To Love

Krishna_Embracing_the_Gopis_LACMA_M.77.19.23The ninth level of consciousness is the level of consciousness that I call To Love. It is a level of consciousness that is firmly rooted in all the levels of consciousness that have come before it. In order To Love, one must learn To Accept, To Understand, and To Give oneself what one needs in order To Give to others from an overflow of safety, contentment, and strength (rather than self-sacrificial starvation). For I firmly believe that only when one has been deeply nourished can one possess the strength of self required for truly loving others.

What do I mean by “love” in this context? On a human level, To Love means To Accept As Kin: to accept and treat another as though he or she were a member of one’s own family, a brother or a sister (always bearing in mind that such acceptance does not permit others to treat us with force, threat or blame).

On a nonmaterialist level, To Love means to open oneself entirely to God, to Goddess, to Spirit, to Goodness and Truth Itself. Such love involves the willingness to be totally transparent to scrutiny, because one has accepted and understood oneself in all one’s parts, wounds, limitations, and patterns. When one risks such transparency before God, one can find oneself overwhelmed by a sense of divine love so powerful it can reduce us to tears.

This has actually happened to me. Many years ago I worked as an office assistant to an environmental lawyer who was a devotee of the Hindu mystic Mother Meera. I’d been doing psychic work for many years, but I was in a vulnerable place, having recently lost my lover to suicide, my beloved younger brother to AIDS, and my mother to alcoholism. I was not (and am not) a Hindu, but what I knew of Mother Meera I liked very much; she seemed genuinely kind and giving, a clear channel for grace to those who came to her in Germany for her sessions of silent darshan.

One day, when I was typing away on my IBM Selectric, I heard my boss talking on the phone with Mother Meera’s righthand woman, Adelakshmi. Suddenly I heard him exclaim, “Mother!”, in a delighted voice: Mother Meera had broken into their conversation via a third phoneline, something she rarely did. The moment I heard my boss say Meera’s name, an odd and wonderful thing happened.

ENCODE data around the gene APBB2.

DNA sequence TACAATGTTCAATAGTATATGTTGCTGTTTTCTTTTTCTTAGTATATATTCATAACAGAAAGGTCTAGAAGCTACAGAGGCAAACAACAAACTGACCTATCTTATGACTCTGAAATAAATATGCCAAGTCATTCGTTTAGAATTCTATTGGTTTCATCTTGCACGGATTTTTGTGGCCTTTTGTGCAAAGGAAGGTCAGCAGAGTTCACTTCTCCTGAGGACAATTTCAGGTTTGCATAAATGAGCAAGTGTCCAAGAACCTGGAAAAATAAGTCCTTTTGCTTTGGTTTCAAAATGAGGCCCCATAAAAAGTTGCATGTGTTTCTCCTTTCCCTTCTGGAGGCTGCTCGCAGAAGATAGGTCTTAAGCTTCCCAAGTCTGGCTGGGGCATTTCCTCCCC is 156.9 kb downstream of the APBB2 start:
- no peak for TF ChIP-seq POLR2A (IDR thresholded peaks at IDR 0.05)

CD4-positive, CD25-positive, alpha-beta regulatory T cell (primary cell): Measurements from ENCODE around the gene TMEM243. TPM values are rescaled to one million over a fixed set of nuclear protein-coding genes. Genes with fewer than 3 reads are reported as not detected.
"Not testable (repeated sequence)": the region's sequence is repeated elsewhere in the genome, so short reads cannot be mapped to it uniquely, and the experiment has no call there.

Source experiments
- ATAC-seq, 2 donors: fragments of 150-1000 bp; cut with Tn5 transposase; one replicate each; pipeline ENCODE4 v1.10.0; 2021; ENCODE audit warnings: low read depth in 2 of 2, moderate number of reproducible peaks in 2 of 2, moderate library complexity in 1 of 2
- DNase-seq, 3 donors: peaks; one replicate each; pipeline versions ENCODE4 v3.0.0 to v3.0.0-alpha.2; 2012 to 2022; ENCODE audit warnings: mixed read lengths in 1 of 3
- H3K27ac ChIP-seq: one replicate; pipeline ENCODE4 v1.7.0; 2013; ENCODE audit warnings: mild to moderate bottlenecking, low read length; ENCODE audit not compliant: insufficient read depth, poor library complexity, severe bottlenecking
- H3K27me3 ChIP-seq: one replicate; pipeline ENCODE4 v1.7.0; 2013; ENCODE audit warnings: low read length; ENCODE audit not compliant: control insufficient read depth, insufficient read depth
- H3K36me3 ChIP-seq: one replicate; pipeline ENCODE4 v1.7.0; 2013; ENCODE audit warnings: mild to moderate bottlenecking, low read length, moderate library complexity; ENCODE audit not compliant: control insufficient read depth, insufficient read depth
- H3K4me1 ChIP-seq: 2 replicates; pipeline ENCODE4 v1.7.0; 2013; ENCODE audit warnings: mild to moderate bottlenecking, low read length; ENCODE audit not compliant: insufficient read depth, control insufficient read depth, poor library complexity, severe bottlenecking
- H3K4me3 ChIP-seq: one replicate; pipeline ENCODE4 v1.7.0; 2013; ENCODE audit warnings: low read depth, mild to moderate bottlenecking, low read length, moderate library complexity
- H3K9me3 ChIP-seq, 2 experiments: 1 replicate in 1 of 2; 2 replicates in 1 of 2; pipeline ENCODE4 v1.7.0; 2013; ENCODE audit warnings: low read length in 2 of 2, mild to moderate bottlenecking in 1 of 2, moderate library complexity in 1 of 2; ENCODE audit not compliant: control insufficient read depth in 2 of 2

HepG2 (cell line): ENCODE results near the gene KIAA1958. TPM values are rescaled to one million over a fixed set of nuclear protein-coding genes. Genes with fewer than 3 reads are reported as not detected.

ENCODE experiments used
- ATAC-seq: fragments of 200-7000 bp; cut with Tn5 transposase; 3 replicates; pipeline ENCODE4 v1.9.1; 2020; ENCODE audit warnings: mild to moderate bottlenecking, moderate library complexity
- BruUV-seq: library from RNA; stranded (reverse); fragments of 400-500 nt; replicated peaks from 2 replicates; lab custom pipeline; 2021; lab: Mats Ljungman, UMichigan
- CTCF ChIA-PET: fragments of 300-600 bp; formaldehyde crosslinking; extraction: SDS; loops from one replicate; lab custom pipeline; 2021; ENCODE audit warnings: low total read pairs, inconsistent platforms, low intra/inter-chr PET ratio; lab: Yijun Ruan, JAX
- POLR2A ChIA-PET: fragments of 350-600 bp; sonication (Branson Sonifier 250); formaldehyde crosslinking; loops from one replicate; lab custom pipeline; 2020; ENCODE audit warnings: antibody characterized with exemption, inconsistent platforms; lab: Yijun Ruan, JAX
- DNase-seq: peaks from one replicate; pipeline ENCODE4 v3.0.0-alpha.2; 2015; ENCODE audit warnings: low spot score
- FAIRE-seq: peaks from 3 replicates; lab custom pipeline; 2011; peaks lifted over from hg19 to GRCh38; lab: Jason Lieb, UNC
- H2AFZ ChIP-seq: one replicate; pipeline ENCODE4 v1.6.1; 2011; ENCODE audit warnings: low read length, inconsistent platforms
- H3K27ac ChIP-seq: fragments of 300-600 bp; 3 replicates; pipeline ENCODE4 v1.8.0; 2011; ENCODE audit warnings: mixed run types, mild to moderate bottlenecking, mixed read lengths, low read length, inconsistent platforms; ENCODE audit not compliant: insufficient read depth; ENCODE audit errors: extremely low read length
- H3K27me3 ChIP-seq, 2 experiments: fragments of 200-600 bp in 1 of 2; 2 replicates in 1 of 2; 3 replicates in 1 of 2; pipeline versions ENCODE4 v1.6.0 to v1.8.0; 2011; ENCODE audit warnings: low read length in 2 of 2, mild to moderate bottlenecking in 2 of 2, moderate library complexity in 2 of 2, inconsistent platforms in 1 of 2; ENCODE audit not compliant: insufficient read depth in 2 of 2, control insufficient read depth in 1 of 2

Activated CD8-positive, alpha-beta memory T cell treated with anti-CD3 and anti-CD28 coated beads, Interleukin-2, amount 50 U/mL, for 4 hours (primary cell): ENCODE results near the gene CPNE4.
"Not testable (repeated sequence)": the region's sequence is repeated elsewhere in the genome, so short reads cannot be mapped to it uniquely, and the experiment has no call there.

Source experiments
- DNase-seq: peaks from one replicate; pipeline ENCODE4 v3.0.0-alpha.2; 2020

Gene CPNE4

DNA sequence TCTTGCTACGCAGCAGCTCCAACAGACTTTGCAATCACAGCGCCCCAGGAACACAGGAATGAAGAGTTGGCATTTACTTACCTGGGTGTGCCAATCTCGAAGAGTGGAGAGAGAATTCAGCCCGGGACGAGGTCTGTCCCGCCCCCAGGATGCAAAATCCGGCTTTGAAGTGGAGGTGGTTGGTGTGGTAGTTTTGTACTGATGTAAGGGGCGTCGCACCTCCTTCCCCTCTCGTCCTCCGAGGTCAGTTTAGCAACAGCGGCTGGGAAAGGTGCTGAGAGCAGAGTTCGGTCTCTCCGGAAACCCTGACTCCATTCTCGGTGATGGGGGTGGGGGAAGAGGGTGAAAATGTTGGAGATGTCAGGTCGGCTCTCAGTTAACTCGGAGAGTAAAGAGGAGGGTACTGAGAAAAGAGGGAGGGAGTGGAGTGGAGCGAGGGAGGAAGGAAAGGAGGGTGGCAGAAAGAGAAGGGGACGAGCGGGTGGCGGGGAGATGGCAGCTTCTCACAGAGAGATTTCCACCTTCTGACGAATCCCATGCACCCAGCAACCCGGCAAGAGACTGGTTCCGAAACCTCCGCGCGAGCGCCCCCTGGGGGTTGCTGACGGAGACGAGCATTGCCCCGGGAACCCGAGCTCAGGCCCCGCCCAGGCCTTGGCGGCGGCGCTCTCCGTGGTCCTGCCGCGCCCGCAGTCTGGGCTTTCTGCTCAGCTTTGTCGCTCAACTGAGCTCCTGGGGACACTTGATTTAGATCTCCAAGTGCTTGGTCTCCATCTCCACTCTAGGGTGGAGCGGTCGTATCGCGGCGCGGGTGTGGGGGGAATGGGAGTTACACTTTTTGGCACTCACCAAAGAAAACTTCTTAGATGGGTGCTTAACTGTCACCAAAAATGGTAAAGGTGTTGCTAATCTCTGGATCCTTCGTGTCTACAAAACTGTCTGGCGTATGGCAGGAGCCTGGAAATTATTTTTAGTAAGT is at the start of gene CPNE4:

I was aware of my body sitting there at the keyboard, and of my boss’s voice talking to Meera over the phone. But simultaneously I felt suspended in a vast sea of light, an ocean that was pure consciousness and personally aware of me. That ocean knew me down to my smallest particle, supported me unreservedly and without question, and—most wondrous of all—desired nothing from me in return, because it needed nothing, being complete within itself. I had never experienced unconditional love before, and I wept uncontrollably sitting there at my typewriter in that environmental law office.

The experience faded, as such numinous experiences usually do. But the memory of it has never faded. I know what unconditional love feels like, and my experience of it has enabled me—rarely, to be sure, and not without considerable vacillation—to have moments in which I have been enabled to show unconditional love to others. And I believe that only by experiencing the divine heart of love in this way can we be raised to the most creative level of consciousness of all: To Know That One Already Has.

NEXT: To Know That One Already Has.

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